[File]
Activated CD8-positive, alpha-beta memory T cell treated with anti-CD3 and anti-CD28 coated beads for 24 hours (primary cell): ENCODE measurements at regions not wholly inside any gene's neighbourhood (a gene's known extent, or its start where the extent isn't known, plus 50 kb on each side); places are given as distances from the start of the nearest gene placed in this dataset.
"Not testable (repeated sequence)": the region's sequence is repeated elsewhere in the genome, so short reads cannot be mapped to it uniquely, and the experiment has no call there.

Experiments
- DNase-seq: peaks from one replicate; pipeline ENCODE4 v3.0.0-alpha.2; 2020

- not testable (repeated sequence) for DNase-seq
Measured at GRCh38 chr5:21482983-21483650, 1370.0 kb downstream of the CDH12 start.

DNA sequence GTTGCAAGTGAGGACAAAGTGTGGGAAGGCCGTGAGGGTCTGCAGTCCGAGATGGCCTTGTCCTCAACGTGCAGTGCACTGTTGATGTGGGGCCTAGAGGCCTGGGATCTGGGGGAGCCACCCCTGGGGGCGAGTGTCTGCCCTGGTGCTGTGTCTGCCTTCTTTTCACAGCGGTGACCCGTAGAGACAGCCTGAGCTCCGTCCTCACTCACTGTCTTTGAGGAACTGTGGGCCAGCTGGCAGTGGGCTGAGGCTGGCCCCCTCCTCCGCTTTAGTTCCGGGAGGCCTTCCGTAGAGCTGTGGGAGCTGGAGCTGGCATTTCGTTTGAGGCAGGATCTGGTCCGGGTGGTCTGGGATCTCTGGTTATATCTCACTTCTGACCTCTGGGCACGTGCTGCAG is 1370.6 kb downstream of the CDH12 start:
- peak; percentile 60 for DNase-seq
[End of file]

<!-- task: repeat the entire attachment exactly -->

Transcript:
Activated CD8-positive, alpha-beta memory T cell treated with anti-CD3 and anti-CD28 coated beads for 24 hours (primary cell): ENCODE measurements at regions not wholly inside any gene's neighbourhood (a gene's known extent, or its start where the extent isn't known, plus 50 kb on each side); places are given as distances from the start of the nearest gene placed in this dataset.
"Not testable (repeated sequence)": the region's sequence is repeated elsewhere in the genome, so short reads cannot be mapped to it uniquely, and the experiment has no call there.

Experiments
- DNase-seq: peaks from one replicate; pipeline ENCODE4 v3.0.0-alpha.2; 2020

- not testable (repeated sequence) for DNase-seq
Measured at GRCh38 chr5:21482983-21483650, 1370.0 kb downstream of the CDH12 start.

DNA sequence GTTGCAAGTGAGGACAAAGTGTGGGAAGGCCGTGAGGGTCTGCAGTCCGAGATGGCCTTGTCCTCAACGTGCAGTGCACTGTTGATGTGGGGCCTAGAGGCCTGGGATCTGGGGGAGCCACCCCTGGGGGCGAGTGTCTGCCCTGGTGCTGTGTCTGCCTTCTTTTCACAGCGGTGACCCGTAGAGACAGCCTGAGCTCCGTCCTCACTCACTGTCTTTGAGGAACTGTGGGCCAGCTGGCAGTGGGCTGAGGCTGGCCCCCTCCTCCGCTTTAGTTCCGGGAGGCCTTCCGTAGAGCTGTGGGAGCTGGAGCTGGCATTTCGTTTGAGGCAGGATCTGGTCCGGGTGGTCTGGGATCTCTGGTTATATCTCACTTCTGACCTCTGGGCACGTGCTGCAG is 1370.6 kb downstream of the CDH12 start:
- peak; percentile 60 for DNase-seq